Sawfest promotes art appreciation, collaboration

Local talent and friendly competition are the names of the game when it comes to one of the newest Progress Days events.

For the third year in a row, Progress Days will host the Sawfest Chainsaw Carving Competition, where local carvers will spend more than three days creating an artistic masterpiece out of one large log.

The competition was first conceived about seven years ago by local chainsaw artist Scott Hanson, owner of Town of Living Trees on the Sterling Highway, as a way to push his apprentices to new levels of skill.

“I had five apprenticeships here at one time,” Hanson said. “(The competition) grew a little bit, and because I was a nonprofit organization I had a hard time getting sponsors. It was really successful, but I was doing so much … and I just got a little burnt out on it, so me and my wife decided not to do it, and that day the chamber showed up.”

Hanson said members of the Soldotna Chamber of Commerce jumped at the chance to include Sawfest in its annual Progress Days festival.

“We ended up picking it up … and it’s really become a community favorite,” said Tami Murray, executive director at the chamber.

Murray said a mix of local and other carvers participate each year, and will begin carving when the logs are set up on July 23. Each artist will draw to see which log he will have to work with, and will get to keep their masterpiece at the end of the competition.

The carvers will also create mini-masterpieces out of smaller logs during “quick carves” at 1 p.m. on Saturday and Sunday during Progress Days. Those smaller pieces will be auctioned off at the Soldotna Chamber Annual Pie Auction.

Local chainsaw artist Derrick Stanton, owner of Derrick Stanton Log Works in Kenai, said getting together with other carvers from the area to share and learn is what makes the Sawfest competition worthwhile. Stanton has been competing since the original Sawfest, when he was one of Hanson’s apprentices.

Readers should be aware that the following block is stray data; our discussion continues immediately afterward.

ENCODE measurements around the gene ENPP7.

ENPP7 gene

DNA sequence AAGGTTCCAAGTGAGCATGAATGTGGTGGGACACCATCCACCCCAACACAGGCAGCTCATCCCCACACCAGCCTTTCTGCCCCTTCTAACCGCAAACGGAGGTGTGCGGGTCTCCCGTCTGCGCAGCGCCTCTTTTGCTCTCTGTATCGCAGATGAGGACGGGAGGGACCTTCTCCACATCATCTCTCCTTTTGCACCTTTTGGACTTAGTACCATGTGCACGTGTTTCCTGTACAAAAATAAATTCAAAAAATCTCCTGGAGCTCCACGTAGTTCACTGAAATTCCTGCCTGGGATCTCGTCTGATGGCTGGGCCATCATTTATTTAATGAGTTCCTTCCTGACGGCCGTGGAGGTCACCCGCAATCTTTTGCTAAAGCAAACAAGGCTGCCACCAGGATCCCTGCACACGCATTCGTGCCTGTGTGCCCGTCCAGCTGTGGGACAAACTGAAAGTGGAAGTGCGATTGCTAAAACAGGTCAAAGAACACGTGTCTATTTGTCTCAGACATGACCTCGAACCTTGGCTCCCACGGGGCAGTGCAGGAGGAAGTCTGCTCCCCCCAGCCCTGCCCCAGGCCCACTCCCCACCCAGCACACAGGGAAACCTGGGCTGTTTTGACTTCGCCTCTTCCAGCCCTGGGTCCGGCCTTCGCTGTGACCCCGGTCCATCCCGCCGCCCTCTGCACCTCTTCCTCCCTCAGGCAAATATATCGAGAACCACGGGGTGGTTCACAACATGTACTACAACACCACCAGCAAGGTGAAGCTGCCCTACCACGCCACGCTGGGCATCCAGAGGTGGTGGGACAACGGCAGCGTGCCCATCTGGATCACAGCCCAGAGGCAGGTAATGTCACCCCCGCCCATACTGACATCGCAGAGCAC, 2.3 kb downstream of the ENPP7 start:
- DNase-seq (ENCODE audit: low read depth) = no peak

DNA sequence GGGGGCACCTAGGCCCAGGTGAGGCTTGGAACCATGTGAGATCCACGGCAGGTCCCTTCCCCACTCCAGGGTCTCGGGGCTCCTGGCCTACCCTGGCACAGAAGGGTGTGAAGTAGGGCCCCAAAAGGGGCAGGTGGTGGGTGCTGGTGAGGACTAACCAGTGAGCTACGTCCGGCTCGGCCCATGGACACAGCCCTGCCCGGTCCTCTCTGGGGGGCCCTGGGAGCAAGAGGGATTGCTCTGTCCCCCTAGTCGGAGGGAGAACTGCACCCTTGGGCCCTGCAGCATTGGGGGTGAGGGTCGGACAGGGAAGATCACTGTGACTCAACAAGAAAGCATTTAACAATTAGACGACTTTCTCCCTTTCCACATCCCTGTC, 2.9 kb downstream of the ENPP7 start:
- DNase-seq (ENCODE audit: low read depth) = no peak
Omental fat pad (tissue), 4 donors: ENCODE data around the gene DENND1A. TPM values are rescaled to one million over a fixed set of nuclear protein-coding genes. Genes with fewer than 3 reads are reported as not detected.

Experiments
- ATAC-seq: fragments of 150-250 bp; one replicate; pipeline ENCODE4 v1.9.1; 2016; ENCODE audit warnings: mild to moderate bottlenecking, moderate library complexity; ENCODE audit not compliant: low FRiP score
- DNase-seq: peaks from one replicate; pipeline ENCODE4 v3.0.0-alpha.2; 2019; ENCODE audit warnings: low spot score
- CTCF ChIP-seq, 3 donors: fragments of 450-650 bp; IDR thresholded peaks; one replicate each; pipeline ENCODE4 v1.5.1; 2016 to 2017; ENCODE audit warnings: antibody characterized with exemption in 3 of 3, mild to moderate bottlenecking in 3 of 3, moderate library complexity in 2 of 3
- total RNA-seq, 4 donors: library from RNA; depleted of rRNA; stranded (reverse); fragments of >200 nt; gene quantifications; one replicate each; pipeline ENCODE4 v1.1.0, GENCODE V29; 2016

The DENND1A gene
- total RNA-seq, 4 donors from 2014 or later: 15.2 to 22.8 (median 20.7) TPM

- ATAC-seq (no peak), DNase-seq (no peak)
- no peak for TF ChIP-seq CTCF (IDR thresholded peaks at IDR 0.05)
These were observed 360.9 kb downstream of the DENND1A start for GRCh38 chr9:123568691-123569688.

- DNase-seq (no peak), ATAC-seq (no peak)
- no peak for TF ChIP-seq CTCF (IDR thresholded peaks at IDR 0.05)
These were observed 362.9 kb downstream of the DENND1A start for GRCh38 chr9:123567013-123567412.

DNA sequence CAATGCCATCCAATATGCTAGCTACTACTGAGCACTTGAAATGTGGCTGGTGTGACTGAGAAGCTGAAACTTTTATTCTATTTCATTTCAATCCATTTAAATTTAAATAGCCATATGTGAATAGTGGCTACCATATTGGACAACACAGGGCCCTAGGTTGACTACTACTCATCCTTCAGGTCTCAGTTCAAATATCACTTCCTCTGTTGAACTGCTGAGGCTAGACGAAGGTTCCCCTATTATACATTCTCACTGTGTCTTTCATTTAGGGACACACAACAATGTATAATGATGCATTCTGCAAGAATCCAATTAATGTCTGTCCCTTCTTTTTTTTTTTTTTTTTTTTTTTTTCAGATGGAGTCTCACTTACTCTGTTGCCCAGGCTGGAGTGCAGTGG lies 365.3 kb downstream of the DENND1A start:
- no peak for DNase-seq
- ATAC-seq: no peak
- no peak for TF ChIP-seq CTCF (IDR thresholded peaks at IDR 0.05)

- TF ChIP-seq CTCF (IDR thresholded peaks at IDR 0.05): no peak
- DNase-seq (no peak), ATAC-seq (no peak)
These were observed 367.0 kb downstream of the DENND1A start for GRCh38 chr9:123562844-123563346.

Stanton said the trick to Sawfest is going into the competition with a design already created and his cuts planned out. He said that while statues of eagles and bears might be the best sellers in areas like the Kenai Peninsula, the competition is about pushing himself and the other carvers.

Hanson, who has been carving for 25 years, agreed that the key to success at Sawfest is preparedness.

“One time, I didn’t know what I was going to make, and I won’t do that again,” he said. “I carve it over and over in my head first before I actually do it. I’m just kicking around some ideas. Then I’ll sit down and draw it out. After you’ve carved it in your mind 50 times … it’s already kind of a done deal.”

Carvers also use the competition as an opportunity to share trade skills, catch up with friends and learn from each other. Stanton said the competition between the local artists is much friendlier than at other carving competitions he’s participated in.

“We kind of all help each other out and share ideas and tools and secrets,” Stanton said. “It’s just neat to get around the other carvers.”

Stanton and Hanson said there’s something about watching the carvers turn a raw log into an artistic creation that keeps the public coming back over the three-day competition. Since Sawfest has become part of Progress Days, Hanson said the community support for the event has grown extensively. It’s important, he said, to create a piece that is not only pleasing to the eye, but has meaning behind it.

“Whatever you make, it should be a masterpiece,” Hanson said. “If you don’t push yourself, you never grow. You should challenge yourself. I always like a carving that tells a story.”

The winners of the Sawfest Chainsaw Carving Competition will be announced at 3 p.m. on Sunday. A $1,000 prize will be split between the top four carvers, Murray said. Carvers will also compete for a People’s Choice Award.

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